Who does control mortgage rates?

In reality, mortgage rates are set by investors on Wall Street. These investors purchase mortgage debt and profit from the interest paid on it. And when demand is high from investors, rates go down. It’s basic supply and demand.

As a mortgage shopper, you want to be ready to lock when there’s high demand from investors on Wall Street. Rates could plummet on short notice — but they could rise again just as quickly.

Wall Street investors control mortgage rates, and Wall Street is volatile. If you’re a mortgage shopper, be ready to lock when rates drop.

So, how do you know when demand for mortgage debt (or “mortgage-backed securities”) is at its highest?

Mortgage rates often fall when:

  • Weaker-than-expected economic data and reports are released
  • When there’s steady or falling inflation
  • When there’s war or other political unrest in economically important areas

The theme here is uncertainty. Mortgage-backed securities (MBS) are considered a “safe” investment. And when investors are feeling insecure about markets, they purchase MBS in spades. That can push mortgage rates way down.

How mortgage rate movements work

Trying to understand how markets control mortgage rates can be a mental workout. So let’s look at an example scenario.

  • Let’s say mortgage rates are riding at 4% — historically, a very low rate
  • Factors like weak inflation, a war overseas and a predicted recession are keeping rates low
  • But one day, inflation ticks up. Economic outlook improves, and there’s a cease-fire overseas
  • Suddenly, investors want stocks instead of mortgage debt. Stocks are riskier but have bigger returns in a good economy
  • Demand for mortgage-backed securities drops
  • Mortgage rates shoot up from 4% to 5%

Investors are always looking for the safest investments with the highest returns. That could be mortgage debt one day, and something else the next. So mortgage rates are volatile.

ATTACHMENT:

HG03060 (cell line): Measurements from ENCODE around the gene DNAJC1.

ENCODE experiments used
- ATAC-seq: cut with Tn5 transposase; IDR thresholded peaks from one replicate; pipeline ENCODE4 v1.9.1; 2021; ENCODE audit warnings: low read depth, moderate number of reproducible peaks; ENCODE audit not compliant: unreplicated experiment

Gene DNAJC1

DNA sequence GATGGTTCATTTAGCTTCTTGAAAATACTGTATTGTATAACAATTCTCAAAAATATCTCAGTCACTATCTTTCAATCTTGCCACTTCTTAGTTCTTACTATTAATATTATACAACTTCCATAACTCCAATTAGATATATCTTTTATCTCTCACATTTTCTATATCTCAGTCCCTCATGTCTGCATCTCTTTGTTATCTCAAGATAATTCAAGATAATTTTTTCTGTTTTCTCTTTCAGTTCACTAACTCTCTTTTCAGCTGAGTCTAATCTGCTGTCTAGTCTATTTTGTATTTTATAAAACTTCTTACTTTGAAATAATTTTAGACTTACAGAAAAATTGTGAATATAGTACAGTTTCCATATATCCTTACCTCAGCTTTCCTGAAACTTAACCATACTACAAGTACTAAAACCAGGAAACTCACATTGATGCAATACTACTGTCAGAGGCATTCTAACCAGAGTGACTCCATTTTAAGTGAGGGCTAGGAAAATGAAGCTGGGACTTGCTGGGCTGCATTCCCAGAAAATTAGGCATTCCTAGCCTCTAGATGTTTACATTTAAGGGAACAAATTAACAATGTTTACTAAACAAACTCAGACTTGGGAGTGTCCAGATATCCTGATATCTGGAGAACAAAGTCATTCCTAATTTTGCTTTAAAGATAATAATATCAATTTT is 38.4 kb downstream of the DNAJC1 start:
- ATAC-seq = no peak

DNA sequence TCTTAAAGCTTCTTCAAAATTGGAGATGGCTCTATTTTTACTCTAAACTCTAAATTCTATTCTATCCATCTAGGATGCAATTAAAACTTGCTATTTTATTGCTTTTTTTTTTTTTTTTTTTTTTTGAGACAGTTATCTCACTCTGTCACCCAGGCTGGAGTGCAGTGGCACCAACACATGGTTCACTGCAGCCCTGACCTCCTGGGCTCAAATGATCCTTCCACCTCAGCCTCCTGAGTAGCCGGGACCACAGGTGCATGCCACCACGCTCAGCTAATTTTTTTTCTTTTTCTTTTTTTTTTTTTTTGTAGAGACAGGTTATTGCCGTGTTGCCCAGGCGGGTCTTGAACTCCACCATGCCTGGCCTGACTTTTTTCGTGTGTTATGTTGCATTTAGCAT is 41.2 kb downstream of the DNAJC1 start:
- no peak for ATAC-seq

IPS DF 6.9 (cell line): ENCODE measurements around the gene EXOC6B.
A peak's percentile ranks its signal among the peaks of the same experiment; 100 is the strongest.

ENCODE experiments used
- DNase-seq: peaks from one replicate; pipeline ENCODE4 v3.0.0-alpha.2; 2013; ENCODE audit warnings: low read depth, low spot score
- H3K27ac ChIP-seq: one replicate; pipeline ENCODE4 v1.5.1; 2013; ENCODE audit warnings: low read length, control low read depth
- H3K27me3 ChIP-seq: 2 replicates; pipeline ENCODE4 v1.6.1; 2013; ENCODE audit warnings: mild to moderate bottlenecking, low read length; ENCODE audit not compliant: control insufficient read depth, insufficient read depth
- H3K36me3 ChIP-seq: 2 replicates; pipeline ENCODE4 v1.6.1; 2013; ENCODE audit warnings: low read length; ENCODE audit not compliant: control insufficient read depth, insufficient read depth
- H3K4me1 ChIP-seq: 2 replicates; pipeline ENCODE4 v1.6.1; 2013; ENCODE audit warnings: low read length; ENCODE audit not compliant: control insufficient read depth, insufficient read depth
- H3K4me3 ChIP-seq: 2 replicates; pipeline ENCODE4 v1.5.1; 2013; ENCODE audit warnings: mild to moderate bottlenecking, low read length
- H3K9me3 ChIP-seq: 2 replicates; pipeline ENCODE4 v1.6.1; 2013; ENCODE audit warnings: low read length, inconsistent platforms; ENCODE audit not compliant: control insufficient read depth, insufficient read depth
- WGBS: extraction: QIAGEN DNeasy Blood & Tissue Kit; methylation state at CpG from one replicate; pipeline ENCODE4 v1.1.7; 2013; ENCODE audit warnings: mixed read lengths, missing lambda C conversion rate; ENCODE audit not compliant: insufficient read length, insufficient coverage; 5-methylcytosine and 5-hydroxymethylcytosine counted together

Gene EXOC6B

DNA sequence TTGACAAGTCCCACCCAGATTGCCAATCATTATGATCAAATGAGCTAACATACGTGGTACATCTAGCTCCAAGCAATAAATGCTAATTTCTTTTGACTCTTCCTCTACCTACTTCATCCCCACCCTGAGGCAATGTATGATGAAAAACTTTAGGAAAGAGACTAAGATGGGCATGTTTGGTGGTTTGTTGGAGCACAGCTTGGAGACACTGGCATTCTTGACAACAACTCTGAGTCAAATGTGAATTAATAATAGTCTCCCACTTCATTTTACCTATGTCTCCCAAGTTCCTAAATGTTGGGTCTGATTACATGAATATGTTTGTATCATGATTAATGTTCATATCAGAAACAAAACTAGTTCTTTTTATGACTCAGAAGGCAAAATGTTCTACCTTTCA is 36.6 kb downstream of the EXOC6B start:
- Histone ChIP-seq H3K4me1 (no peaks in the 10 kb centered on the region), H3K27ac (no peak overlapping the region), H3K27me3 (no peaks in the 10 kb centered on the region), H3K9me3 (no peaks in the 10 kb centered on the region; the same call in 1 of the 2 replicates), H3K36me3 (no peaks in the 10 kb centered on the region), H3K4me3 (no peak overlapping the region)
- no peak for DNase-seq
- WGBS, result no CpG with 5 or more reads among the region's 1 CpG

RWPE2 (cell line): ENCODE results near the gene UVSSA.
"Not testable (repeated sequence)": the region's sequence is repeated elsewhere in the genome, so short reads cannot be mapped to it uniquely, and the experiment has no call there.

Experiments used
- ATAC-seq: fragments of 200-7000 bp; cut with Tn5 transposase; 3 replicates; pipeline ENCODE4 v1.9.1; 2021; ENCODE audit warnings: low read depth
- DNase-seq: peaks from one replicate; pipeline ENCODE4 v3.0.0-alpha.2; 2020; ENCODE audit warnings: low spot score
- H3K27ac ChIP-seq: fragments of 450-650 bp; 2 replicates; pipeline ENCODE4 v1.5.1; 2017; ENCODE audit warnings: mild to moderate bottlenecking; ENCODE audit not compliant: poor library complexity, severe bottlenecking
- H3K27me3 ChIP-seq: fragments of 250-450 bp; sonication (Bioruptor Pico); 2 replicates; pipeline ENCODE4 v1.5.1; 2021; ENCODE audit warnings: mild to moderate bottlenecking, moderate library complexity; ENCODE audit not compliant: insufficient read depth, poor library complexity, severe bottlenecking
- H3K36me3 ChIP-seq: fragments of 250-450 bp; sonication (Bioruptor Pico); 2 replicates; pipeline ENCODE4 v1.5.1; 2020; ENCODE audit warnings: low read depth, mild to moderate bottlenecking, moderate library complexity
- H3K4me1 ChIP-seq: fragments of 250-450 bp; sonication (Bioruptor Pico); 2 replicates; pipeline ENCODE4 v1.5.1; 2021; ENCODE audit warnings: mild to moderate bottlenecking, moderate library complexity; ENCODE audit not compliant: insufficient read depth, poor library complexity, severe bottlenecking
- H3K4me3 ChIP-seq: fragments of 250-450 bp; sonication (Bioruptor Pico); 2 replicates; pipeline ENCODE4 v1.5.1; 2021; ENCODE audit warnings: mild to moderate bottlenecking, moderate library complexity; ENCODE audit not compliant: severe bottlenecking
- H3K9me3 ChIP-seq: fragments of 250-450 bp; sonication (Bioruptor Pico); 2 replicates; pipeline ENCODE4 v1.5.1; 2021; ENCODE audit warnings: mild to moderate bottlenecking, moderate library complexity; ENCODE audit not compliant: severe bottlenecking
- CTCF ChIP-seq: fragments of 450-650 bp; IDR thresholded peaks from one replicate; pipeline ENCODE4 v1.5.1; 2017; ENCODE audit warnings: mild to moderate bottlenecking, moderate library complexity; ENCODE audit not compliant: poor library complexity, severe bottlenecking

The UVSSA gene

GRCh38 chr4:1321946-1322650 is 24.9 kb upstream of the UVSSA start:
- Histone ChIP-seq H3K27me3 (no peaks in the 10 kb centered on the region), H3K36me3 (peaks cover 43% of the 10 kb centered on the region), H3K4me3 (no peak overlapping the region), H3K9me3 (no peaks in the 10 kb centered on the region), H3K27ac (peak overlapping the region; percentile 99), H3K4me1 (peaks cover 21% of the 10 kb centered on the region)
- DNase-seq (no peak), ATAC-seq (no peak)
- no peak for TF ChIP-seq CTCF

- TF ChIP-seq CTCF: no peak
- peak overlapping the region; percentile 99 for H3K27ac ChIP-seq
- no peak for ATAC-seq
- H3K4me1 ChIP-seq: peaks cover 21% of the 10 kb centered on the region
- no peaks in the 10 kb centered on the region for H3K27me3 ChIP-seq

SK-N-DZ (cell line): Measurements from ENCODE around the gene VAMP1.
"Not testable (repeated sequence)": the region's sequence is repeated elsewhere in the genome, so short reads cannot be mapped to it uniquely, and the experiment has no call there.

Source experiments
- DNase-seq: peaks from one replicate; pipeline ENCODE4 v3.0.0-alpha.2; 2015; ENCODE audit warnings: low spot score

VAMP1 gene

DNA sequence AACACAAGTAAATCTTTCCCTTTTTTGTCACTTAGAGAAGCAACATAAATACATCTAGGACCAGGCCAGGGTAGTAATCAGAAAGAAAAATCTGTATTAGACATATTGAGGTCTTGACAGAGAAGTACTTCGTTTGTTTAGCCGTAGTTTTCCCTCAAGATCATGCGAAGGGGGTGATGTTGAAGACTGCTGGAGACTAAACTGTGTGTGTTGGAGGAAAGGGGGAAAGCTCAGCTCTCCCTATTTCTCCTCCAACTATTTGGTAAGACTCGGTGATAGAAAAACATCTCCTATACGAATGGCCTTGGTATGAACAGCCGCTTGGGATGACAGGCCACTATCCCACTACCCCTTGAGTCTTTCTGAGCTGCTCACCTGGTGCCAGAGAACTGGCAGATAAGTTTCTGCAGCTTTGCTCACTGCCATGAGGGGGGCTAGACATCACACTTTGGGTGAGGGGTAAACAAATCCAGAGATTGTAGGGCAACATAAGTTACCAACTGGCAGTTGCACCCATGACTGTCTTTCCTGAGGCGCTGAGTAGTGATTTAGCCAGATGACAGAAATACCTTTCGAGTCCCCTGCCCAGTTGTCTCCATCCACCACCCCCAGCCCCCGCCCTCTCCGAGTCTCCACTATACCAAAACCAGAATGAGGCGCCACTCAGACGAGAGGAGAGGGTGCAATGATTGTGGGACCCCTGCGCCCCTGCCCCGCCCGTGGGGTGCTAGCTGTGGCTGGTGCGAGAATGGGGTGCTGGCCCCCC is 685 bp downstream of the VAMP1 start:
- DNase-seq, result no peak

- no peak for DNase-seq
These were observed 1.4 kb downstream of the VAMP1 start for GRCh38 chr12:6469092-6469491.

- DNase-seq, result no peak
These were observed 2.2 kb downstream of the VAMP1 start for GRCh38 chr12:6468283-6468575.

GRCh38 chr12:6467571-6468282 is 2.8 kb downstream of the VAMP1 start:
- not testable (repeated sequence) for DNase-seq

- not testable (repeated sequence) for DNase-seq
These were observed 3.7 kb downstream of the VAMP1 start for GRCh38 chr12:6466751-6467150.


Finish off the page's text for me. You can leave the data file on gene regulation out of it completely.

When you think of mortgage rates being “set” by the market, don’t think of them as a fixed entity.

Instead of thinking about mortgage rates as a “set” number, think of them like the stock market, which moves up and down on a daily basis.

Instead, think about mortgage rates as you think about the stock market: A living market that ticks up and down on a daily basis in wildly unpredictable ways.

You can’t control markets, but you can choose when you lock your rate

You want to buy or refinance while there is low inflation, economic uncertainty, and surprisingly negative economic reports being issued.

You don’t have to be a financial expert to do this. Anyone can play the mortgage rate market.

  • Watch headlines on your favorite news site
  • When you see big economic news, check rates to see if they fell that day
  • If you see positive economic news, higher rates might be in the near future. It may be a good time to lock

All in all, the market plays the biggest role in what rate you get. Today, you can find rates below four percent. In the 80’s, rates were closer to 18%.

But no matter the market, you can find the lowest possible rate if you compare lenders to find the cheapest one.

How lenders set mortgage rates

Lenders don’t have full power to set mortgage rates. The market determines the overall rate environment. But lenders do have some power to issue you a higher or lower rate than what the market dictates.

For example, one lender could charge a 3.99% interest rate, another could charge 3.625%, and yet another lender could offer you 3.6%.

Taking the first quote you’re given often results in you getting a higher rate.

Taking the first quote you’re given often results in you getting a higher rate. And yet, about 50% of people use the first lender they talk to without checking anyone else’s rates.

As a mortgage consumer, it’s important to get quotes from 3-4 different lenders so you know a good deal when you see one.